Sally's eclectic mix of fellow students - from Jan Borsos, who walked across Europe and lost a shoe along the way to have the opportunity to attend the opera school, to the down-to-earth and very likeable Helen - and friends, already make for a colourful cast of supporting characters. And then opera legend Julian Jefferson makes an appearance at the school who, Sally soon realises, is her ex-boyfriend Julian Bell... What exactly happened between the two ex-lovebirds us readers don't find out until well into the novel, but it's a beautifully passionate and also heartbreaking story.

I may have mentioned this before, but this books was all sorts of amazing. Firstly, Sally was a delightful change from so many impossibly gorgeous and interchangeable characters in romantic comedy novels. After a while they all muddle together into the same non-descriptively bland person, but not Sally. She was perfectly normal, flaws and all, and seemed genuinely nice and interesting; the kind of person that you'd want to know and be friends with. There was a great supporting cast of characters as well and I particularly fell for the eccentric yet loveable Jan Borsos and the broodingly gorgeous Julian. Lucy Robinson described her leading men in such delectable detail that other book boyfriends have paled in comparison.

The story is told in alternating present and past times, which means that the big event from Sally's recent past, which is alluded to all throughout the novel, isn't revealed until almost the very end. This was done in a clever way and the closer I got to the revealment, the faster I started reading as I HAD to know what would happen next. Not in the least which of the two eligible men, if any, Sally would end up choosing.

The opera world the novel is set in was new to me, but the passionate love Sally feels for the music and the beautifully descriptive storytelling of Lucy when it comes to this form of art has certainly piqued my interest. So while (despite being a culture vulture) I've never seen a live opera performance before, I'm super keen to expand my knowledge in this field now and attend one of these impressive sounding performances myself. So thanks Lucy, for expanding my musical horizons!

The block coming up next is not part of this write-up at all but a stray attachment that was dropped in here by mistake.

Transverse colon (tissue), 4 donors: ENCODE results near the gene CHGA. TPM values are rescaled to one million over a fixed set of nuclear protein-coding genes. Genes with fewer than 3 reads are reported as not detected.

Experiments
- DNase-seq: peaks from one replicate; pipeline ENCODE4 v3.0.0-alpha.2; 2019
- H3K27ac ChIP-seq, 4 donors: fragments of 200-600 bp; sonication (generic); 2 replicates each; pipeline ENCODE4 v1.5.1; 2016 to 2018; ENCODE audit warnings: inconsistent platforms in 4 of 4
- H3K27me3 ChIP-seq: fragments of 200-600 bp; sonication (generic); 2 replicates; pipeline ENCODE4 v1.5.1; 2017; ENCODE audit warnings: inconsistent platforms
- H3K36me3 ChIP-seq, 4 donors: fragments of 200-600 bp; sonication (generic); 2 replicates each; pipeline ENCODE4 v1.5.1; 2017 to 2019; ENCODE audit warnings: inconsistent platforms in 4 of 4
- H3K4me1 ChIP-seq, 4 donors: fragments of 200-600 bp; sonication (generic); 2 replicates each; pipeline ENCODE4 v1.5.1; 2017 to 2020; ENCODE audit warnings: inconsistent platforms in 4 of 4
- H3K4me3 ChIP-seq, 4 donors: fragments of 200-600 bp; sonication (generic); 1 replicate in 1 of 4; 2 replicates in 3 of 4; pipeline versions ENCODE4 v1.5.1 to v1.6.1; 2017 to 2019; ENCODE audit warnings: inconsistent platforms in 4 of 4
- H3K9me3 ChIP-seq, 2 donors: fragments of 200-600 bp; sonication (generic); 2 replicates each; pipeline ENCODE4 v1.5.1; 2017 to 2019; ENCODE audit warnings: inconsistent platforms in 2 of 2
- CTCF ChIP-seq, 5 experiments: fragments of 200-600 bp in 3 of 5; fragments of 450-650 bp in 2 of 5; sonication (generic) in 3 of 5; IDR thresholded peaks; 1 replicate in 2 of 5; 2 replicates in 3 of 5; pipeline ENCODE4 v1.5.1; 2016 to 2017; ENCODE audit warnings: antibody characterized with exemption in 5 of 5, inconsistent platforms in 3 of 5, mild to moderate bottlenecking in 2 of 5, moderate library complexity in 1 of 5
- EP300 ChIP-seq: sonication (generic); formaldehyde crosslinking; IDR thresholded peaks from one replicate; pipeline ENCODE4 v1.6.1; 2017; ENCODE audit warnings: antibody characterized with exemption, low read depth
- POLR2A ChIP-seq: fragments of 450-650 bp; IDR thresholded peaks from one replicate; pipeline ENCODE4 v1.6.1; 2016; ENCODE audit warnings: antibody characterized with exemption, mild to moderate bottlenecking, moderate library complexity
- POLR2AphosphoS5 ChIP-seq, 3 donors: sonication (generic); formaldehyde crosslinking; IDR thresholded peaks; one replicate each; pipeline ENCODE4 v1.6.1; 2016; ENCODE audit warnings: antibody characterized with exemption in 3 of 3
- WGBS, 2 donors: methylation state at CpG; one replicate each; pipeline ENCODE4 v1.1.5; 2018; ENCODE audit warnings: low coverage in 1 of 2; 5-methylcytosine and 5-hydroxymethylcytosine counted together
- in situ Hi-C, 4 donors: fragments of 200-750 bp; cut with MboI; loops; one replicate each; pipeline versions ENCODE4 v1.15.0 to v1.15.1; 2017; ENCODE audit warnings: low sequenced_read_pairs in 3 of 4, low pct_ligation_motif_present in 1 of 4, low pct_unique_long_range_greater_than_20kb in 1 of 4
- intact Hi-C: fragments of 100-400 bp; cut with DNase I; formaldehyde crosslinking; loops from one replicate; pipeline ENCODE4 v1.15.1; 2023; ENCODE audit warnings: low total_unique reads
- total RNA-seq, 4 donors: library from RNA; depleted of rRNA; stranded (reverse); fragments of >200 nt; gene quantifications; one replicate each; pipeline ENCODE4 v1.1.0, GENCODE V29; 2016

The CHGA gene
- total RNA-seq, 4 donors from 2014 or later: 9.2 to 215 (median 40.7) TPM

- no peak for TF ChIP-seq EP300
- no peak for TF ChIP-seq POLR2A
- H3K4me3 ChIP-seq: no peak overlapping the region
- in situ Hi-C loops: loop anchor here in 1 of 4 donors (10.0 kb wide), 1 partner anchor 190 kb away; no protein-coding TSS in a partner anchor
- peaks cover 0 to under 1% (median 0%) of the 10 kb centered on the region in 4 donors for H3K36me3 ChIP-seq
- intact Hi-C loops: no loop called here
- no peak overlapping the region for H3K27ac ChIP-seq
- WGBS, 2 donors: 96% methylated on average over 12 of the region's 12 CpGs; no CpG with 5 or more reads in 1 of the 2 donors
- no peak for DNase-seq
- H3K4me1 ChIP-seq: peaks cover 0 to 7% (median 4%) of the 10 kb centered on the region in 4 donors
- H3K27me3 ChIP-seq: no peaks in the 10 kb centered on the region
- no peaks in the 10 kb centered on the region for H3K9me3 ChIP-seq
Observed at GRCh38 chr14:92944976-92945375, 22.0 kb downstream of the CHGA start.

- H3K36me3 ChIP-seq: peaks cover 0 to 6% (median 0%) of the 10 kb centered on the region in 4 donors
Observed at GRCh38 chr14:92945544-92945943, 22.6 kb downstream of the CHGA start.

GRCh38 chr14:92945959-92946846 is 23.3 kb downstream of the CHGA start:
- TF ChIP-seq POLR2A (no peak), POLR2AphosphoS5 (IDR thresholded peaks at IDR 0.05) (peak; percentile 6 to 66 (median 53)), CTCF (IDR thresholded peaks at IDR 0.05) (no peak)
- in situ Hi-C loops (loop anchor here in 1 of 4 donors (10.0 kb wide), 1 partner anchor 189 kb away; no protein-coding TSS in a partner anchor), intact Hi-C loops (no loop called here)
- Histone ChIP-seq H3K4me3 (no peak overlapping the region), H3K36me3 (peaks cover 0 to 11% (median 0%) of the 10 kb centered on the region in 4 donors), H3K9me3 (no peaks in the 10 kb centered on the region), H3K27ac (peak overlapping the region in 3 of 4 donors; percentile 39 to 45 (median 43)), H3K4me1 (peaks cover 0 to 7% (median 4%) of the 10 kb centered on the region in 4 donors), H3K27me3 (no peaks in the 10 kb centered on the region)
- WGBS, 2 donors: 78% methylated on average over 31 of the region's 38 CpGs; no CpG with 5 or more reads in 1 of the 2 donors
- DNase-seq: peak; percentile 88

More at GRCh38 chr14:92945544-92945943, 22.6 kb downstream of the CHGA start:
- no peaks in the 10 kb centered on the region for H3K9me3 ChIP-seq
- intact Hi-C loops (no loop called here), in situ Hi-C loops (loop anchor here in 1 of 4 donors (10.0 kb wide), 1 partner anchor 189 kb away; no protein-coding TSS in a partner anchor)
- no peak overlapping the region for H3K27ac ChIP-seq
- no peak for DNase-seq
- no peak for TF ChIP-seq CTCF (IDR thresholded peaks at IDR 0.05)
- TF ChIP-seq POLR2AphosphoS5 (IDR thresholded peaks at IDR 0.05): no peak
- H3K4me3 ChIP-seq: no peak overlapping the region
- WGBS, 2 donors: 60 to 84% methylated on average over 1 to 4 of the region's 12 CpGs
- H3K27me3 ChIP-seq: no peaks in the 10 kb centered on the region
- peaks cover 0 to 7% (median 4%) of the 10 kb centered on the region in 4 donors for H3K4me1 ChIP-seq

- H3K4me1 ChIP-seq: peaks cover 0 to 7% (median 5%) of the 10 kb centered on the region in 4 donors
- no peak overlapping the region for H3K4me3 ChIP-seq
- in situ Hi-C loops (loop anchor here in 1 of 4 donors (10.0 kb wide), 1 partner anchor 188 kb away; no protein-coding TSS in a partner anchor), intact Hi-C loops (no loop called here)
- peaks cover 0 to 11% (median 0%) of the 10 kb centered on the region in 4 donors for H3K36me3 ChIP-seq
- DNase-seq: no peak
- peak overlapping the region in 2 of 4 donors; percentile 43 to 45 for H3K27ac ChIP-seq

At 488 pages in length, this is a mighty thick rom-com novel but don't let that put you off picking it up. Despite the page count this is a surprisingly quick read, because the story is so incredibly engaging that you'll happily forgo sleep, meals and other 'necessities' in favour of reading just a few more chapters (and by a few I mean ALL of them).

The Unfinished Symphony of You and Me is an incredible novel. Lucy Robinson's delightfully witty way with words will make you laugh out loud and the beautiful but immensely sad story will make you cry embarrassingly whilst on the train. And once you've turned the final page, it will also make you want to start the book all over again straight away - you are warned!

You can purchase a copy of the novel from Waterstones, Amazon.co.uk, Amazon.com or your own preferred retailer.



Would you like to know more about the author? You can connect with her online at:

Website: lucy-robinson.co.uk

Twitter: @Lucy_Robinson

Facebook: www.facebook.com/lucyrobinsonwriter


Many thanks to realreaders.co.uk for a proof copy of this novel in exchange for an honest review.